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TOPICAL ADMINISTRATION OF DICLOFENAC (1%) IN THE PREVENTION OF MIOSIS DURING VITRECTOMY

MIRSHAHI, AHMAD MD*; DJALILIAN, ALI MD; RAFIEE, FERESHTE MD*; NAMAVARI, ABED MD

doi: 10.1097/IAE.0b013e31817b6afa
Original Articles
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Purpose: A prospective, randomized clinical trial was conducted to assess the usefulness of preoperative diclofenac eye drops in maintaining mydriasis during vitrectomy and in reducing postoperative inflammation.

Methods: Fifty consecutive patients undergoing vitrectomy were randomly assigned to diclofenac (n = 24) or control (n = 26) groups. All patients received a standard preoperative regimen of cyclopentolate (2%) and phenylephrine hydrochloride (2.5%). The diclofenac group also received diclofenac (1%) preoperatively. Pupillary diameter was recorded at four time points during surgery. Inflammatory indices were measured postoperatively using slit-lamp examination.

Results: After induction of anesthesia, the decrease in pupil size was not significantly different between the two groups (P = 0.112), but for the next two stages, it was significantly less in the diclofenac group (P = 0.012 and P = 0.003, respectively). No significant differences were found between the two groups for anterior chamber cells and redness in the eye postoperatively (P = 0.609 and P = 0.123, respectively). However, anterior chamber flare was significantly greater in the control group (P = 0.035), and patients felt significantly more pain in this group (P = 0.001).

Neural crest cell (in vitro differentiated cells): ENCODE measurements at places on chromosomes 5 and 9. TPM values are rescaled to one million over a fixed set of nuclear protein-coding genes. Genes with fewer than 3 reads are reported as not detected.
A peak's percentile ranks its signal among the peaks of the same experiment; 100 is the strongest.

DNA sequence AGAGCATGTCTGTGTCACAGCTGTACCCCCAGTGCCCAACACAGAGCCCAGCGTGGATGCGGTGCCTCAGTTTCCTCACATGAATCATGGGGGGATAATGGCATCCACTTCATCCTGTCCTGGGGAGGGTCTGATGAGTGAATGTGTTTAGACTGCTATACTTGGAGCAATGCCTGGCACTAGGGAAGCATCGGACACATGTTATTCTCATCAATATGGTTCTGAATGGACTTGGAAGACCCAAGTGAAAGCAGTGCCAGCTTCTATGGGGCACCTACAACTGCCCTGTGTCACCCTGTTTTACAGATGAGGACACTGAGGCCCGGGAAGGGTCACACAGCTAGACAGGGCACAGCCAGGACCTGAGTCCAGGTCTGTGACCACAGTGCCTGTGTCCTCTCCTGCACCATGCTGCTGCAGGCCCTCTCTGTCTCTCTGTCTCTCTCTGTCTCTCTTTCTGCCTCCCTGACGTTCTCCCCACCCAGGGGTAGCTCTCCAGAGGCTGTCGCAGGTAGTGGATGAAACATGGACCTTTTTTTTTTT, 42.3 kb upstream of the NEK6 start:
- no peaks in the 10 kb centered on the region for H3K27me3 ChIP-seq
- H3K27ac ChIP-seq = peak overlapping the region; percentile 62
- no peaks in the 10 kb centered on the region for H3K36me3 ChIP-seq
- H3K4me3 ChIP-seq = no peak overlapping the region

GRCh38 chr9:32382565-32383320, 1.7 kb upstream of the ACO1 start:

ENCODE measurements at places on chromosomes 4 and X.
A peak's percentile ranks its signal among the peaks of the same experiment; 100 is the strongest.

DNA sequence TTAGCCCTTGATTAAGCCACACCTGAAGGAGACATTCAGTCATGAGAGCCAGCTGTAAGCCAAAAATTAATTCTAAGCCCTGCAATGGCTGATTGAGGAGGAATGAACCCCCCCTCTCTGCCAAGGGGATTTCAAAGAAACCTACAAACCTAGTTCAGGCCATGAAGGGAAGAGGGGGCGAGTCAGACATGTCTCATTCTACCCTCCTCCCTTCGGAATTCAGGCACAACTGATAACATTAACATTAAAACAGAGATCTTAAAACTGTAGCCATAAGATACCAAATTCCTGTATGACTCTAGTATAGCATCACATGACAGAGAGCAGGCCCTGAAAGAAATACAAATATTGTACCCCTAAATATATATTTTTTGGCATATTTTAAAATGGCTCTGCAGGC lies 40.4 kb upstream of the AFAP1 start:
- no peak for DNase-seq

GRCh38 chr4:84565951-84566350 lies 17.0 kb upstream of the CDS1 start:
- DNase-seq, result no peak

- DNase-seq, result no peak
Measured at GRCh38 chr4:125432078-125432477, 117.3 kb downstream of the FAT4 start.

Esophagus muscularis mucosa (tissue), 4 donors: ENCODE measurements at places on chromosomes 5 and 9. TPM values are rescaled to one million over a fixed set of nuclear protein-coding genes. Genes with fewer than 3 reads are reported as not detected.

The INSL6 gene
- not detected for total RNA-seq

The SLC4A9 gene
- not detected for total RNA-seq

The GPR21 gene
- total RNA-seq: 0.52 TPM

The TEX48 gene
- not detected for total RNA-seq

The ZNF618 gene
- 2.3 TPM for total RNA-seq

Conclusions: Topical administration of diclofenac was effective in maintaining mydriasis during vitrectomy and in reducing postoperative pain and anterior chamber flare as determined by slit-lamp evaluations.

Topical administration of diclofenac was effective in preventing miosis during vitrectomy and in reducing postoperative eye pain and anterior chamber flare as detected by slit-lamp examination.

From the *Department of Ophthalmology, Tehran University of Medical Sciences Eye Research Center, Tehran, Iran; and the †Department of Opthalmology and Visual Sciences, University of Illinois at Chicago, Chicago, Illinois.

None of the authors have a financial interest in the drugs listed in this article.

Reprint requests: Abed Namavari, MD, Department of Opthalmology and Visual Sciences, University of Illinois at Chicago, 1926 West Harrison Street, Number 1500, Chicago, IL 60612; e-mail: abednamavari@yahoo.com

© The Ophthalmic Communications Society, Inc.